Heavenly Pleasures is a set of four short pieces for clarinet based on one of my favourite clarinet solos: the opening of the last movement of Mahler’s 4th Symphony. In this movement, Mahler sets a poem ‘Das himmlische Leben’ (The Heavenly Life) from Des Knaben Wunderhorn. The poem opens with the line ‘Wir genießen die himmlischen Freuden’ (translated by Deryck Cooke as ‘We revel in heavenly pleasures’) and goes on to describe a diverse range of the attractions heaven has to offer. The middle two movements take as their starting points specific lines in the poem. ‘Veils’ draws upon the phrase ‘Elftausend Jungfrauen / Zu tanzen sich trauen!’ (‘Eleven thousand virgins / Are set dancing.’), and makes an additional reference to the Dance of the Seven Veils, the famous striptease dance from Strauss’ opera Salome. ‘Asparagus’ tries (and, inevitably, fails) to evoke a different, culinary type of pleasure. The outer two movements, ‘Frolic’ and ‘Invocation’, evoke the mood of the poem in a more general sense.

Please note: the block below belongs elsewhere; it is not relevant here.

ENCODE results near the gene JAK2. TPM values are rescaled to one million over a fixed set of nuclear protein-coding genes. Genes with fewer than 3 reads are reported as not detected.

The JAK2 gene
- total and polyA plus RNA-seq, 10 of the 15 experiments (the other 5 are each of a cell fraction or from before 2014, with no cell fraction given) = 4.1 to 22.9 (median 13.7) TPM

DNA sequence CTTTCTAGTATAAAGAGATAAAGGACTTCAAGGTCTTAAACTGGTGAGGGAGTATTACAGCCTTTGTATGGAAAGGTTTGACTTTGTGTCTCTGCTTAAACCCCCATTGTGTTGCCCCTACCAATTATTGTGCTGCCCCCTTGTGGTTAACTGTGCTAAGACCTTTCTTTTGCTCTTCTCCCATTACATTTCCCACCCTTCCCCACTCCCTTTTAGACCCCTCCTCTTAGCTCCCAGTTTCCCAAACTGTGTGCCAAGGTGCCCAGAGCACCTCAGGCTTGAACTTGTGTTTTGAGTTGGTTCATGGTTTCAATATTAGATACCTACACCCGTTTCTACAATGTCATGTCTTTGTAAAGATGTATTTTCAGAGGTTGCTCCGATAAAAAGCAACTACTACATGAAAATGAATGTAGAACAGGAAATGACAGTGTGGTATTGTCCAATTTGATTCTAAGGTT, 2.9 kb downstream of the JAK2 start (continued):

Much of the melodic material in Heavenly Pleasures is derived from Mahler’s melody. Sometimes the melody is very hidden, and sometimes it is stated much more overtly. I hope to have channelled the spirit of the original music while taking it to new, unexpected places.
Commission: ‘Invocation’ was commissioned by BBC Radio 3 for their Postcards from Composers project; ‘Frolic’ was commissioned by the Royal Academy of Music for their 200 Pieces project.
1 – Frolic
2 – Veils
3 – Asparagus
4 – Invocation
8th March 2022
David Josefowitz Recital Hall, Royal Academy of Music
28th May 2020
John Bradbury (Clarinet)
Recording of ‘Invocation’ played three times on BBC Radio 3